Warsaw, Poland – Yesterday, the EU’s statistical office released its unemployment figures for January 2020, with a more than promising outlook for Central Europe. According to Eurostat, the Czech Republic (2%, +0.1 percentage point compared to January 2019) and Poland (2.9%, -0.9 pp year-on-year) had the two lowest unemployment rates in the EU, ahead of the Netherlands (3%) and Germany (3.2%).
The EU’s long-time employment champion, the Czech Republic’s jobless rate reached “close to its lowest point” last year, according to analysts, and should only remain stable or increase over the next few years.
Although the Czech and Polish unemployment figures might be to some extent a rightful cause for celebration, both countries have long been struggling with growing labour shortages hurting domestic companies and businesses’ ability to remain competitive.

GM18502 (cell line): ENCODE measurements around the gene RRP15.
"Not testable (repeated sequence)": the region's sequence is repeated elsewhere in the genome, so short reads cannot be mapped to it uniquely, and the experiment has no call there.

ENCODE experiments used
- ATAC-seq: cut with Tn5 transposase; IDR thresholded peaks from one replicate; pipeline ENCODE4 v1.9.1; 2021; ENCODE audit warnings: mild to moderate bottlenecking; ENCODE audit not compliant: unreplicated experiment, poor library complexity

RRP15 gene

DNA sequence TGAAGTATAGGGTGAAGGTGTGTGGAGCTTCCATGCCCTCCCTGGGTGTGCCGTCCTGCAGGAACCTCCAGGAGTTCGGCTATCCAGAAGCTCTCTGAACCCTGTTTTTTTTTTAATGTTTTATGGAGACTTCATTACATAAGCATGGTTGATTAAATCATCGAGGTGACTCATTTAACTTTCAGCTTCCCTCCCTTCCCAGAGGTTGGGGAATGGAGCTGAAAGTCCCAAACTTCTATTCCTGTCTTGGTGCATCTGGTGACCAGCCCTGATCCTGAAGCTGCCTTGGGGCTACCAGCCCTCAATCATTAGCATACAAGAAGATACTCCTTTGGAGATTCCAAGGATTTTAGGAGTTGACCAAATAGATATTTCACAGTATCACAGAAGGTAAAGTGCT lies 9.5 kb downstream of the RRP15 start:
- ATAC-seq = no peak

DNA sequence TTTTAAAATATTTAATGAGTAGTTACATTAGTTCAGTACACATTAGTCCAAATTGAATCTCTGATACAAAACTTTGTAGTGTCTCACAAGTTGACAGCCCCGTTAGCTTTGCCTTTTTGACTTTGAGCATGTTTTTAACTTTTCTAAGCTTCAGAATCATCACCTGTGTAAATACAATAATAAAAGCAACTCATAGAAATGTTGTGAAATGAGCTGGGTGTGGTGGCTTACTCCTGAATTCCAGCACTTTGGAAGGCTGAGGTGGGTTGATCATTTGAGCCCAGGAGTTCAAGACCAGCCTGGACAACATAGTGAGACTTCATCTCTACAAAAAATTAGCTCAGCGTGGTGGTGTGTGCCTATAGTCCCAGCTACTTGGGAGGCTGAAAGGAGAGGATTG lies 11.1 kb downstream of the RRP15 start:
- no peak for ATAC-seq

With a joblessness rate of 3.4% (-0.2 pp compared to twelve months ago), neighbouring Hungary also ranks in the top 5 EU countries with the lowest shares of unemployed people compared to the total available workforce.
Slovakia (5.7%, or -0.2 pp y/y) didn’t perform as well as its Visegrad allies, but remains 1 to 2 percentage points below the EU (6.6%) and Eurozone (7.4%) average.
In total, Eurostat estimates that there were more than 920,000 unemployed people in total in Visegrad countries in January.
Over the past year, the EU’s labour market has largely improved, with 19 member states reporting a drop in unemployment which has reached, EU-wide, its lowest level since 2000, according to Eurostat.
Southern European countries however keep struggling with the highest joblessness rates in the bloc, with Greece (16.5%), Spain (13.7%), Italy (9.8%) and France (8.2%) topping the ranking.